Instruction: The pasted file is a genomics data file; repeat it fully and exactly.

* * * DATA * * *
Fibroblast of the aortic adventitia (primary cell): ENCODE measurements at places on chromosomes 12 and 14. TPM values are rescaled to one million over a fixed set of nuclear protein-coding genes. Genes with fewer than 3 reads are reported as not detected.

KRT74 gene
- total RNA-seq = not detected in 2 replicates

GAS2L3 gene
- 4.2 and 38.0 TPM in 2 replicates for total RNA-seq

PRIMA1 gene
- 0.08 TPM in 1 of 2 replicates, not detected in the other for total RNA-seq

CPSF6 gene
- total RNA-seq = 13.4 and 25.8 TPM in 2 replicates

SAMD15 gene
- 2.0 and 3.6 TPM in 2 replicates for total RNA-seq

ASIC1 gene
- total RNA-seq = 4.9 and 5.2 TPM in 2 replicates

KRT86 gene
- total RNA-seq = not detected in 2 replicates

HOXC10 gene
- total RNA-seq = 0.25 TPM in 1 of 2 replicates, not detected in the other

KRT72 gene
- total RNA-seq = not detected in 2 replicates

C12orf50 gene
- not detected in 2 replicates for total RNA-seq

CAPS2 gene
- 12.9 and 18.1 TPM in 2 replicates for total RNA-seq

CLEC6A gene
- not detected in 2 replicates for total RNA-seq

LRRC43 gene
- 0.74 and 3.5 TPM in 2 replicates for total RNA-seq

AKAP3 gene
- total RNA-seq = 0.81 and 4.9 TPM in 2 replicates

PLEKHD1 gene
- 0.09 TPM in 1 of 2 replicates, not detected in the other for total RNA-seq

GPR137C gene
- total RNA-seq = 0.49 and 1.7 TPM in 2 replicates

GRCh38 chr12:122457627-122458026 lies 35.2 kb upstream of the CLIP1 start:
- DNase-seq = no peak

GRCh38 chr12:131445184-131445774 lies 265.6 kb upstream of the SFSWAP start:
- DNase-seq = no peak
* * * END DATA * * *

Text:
Fibroblast of the aortic adventitia (primary cell): ENCODE measurements at places on chromosomes 12 and 14. TPM values are rescaled to one million over a fixed set of nuclear protein-coding genes. Genes with fewer than 3 reads are reported as not detected.

KRT74 gene
- total RNA-seq = not detected in 2 replicates

GAS2L3 gene
- 4.2 and 38.0 TPM in 2 replicates for total RNA-seq

PRIMA1 gene
- 0.08 TPM in 1 of 2 replicates, not detected in the other for total RNA-seq

CPSF6 gene
- total RNA-seq = 13.4 and 25.8 TPM in 2 replicates

SAMD15 gene
- 2.0 and 3.6 TPM in 2 replicates for total RNA-seq

ASIC1 gene
- total RNA-seq = 4.9 and 5.2 TPM in 2 replicates

KRT86 gene
- total RNA-seq = not detected in 2 replicates

HOXC10 gene
- total RNA-seq = 0.25 TPM in 1 of 2 replicates, not detected in the other

KRT72 gene
- total RNA-seq = not detected in 2 replicates

C12orf50 gene
- not detected in 2 replicates for total RNA-seq

CAPS2 gene
- 12.9 and 18.1 TPM in 2 replicates for total RNA-seq

CLEC6A gene
- not detected in 2 replicates for total RNA-seq

LRRC43 gene
- 0.74 and 3.5 TPM in 2 replicates for total RNA-seq

AKAP3 gene
- total RNA-seq = 0.81 and 4.9 TPM in 2 replicates

PLEKHD1 gene
- 0.09 TPM in 1 of 2 replicates, not detected in the other for total RNA-seq

GPR137C gene
- total RNA-seq = 0.49 and 1.7 TPM in 2 replicates

GRCh38 chr12:122457627-122458026 lies 35.2 kb upstream of the CLIP1 start:
- DNase-seq = no peak

GRCh38 chr12:131445184-131445774 lies 265.6 kb upstream of the SFSWAP start:
- DNase-seq = no peak